The leader of the past was a person who knew how to tell.

The leader of the future will be the person who knows how to ask

Peter Drucker

The leader who intentionally uses empowering questions starts the connection process, feeling respected and valued, leading to engagement, active participation, and contribution to the organization and enhancing learning. This process will enhance agility, weather setbacks, and experience success and learn. The leader’s deliberate use of next-level questions will expand the learning for the coach leader and their team. Next-level questions have a compounding effect on connection, engagement, and learning.

What then are next-level questions?

Next level Questions are the additional questions a leader being a coach, asks in communication to expand and enhance the discussion and deeper learning. Next-level questions deliberately stretch the speaker and learner; the leader’s teaching, modeling, and practicing next-level questions will further strengthen the connection, engagement, and learning, serving each other and the team. These next-level questions practiced with intention are the tools to build a framework for the team’s culture of curiosity and equip the team with skills to grow their leadership skills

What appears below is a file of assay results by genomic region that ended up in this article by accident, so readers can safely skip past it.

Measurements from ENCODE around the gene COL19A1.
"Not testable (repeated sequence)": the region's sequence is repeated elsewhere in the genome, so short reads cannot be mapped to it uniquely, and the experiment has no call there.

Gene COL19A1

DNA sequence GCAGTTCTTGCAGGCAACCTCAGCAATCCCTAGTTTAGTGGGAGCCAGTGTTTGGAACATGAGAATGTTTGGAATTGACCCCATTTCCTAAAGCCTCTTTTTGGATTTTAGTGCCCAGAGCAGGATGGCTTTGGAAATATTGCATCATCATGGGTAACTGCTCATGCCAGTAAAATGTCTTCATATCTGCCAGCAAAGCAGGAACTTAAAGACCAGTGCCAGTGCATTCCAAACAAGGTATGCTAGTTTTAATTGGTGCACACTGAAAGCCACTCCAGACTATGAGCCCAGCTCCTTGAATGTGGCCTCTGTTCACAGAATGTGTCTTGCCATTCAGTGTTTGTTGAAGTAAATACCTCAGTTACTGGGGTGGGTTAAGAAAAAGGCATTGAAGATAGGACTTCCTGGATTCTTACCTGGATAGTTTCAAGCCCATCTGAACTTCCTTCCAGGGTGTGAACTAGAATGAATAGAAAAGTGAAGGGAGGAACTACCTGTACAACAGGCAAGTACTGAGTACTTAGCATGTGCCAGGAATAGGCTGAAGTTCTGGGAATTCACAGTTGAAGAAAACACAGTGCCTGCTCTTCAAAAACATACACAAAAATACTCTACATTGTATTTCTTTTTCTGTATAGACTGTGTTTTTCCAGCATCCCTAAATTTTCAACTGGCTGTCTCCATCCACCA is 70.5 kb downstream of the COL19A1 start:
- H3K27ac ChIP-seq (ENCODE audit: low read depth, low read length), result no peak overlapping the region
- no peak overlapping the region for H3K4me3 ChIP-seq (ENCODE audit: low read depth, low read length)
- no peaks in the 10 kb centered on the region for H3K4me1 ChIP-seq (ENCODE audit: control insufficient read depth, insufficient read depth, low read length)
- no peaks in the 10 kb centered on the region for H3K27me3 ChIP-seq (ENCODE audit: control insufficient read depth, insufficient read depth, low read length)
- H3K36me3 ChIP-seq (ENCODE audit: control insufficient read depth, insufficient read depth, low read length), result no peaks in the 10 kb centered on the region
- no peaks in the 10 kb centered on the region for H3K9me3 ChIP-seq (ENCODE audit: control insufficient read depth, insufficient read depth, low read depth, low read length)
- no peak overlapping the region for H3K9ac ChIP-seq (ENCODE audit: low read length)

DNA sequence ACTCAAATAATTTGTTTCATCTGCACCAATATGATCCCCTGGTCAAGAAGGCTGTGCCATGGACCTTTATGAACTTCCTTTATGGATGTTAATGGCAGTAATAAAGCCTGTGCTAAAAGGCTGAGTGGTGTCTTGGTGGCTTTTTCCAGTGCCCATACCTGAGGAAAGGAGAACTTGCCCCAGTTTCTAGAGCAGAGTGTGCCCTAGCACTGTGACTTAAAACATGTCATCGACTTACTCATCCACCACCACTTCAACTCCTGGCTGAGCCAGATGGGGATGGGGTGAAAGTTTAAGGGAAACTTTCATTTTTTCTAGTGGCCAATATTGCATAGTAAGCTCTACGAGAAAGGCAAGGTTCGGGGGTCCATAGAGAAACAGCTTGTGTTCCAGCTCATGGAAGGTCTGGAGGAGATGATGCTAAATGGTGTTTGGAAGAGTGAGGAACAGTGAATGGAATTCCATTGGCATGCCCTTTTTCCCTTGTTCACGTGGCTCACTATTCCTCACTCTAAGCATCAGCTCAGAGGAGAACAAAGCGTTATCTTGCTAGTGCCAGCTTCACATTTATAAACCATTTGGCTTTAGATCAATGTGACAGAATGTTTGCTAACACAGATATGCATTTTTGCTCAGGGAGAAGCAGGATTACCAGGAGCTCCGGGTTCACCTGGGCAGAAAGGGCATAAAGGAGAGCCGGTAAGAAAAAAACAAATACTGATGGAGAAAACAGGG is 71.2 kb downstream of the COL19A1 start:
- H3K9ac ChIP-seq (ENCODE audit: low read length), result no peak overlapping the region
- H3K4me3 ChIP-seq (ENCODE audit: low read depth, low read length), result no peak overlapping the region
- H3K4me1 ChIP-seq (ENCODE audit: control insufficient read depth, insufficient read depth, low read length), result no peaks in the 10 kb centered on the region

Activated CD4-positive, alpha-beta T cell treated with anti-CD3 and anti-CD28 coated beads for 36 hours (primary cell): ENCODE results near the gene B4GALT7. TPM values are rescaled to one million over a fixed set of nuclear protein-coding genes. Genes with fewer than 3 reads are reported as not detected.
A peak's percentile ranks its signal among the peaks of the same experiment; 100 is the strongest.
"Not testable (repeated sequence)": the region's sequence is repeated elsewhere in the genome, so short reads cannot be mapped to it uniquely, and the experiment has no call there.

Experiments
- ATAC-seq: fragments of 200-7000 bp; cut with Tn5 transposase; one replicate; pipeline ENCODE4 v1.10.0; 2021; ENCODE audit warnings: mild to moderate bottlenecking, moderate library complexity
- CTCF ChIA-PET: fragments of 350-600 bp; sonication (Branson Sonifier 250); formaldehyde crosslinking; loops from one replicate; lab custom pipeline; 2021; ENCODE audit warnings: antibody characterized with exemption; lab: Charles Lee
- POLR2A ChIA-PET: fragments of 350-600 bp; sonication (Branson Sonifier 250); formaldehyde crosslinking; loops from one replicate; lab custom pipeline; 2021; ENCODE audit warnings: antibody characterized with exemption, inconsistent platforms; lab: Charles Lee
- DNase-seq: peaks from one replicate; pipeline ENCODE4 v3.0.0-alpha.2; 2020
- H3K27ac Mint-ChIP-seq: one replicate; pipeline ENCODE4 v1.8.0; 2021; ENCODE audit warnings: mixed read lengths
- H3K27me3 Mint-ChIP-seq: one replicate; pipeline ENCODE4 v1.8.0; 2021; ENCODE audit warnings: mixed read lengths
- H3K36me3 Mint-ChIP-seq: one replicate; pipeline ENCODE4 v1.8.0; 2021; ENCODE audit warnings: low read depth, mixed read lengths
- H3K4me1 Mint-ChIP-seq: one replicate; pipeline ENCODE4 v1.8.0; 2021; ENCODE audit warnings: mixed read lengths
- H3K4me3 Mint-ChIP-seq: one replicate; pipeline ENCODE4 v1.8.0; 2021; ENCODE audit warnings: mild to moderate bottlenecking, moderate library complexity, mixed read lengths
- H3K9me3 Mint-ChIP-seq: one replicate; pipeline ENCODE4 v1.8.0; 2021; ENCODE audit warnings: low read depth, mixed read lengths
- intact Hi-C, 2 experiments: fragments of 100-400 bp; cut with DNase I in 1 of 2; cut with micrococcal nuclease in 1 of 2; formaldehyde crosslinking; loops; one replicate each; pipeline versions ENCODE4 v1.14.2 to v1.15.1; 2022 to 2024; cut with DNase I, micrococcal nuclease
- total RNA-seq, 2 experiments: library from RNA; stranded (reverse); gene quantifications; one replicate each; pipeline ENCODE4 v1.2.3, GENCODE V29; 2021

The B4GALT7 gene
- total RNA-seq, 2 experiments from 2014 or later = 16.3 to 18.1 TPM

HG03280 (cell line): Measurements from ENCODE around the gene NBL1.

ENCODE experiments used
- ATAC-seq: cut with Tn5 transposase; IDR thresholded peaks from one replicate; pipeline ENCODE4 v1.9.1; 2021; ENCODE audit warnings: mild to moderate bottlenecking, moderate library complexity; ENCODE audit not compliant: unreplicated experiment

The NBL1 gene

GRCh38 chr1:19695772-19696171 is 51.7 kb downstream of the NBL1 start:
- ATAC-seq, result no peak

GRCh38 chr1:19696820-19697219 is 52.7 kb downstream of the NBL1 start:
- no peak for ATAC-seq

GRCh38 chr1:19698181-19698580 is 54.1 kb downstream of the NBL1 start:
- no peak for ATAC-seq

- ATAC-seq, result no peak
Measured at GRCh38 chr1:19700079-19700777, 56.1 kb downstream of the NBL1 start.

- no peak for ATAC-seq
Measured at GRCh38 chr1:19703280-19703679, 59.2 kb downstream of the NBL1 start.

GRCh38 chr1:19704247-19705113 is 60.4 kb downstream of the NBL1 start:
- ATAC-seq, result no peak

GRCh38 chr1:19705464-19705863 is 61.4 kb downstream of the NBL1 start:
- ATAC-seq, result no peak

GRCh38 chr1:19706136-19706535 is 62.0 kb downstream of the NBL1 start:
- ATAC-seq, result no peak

There are five categories of next-level questions.

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John Hackett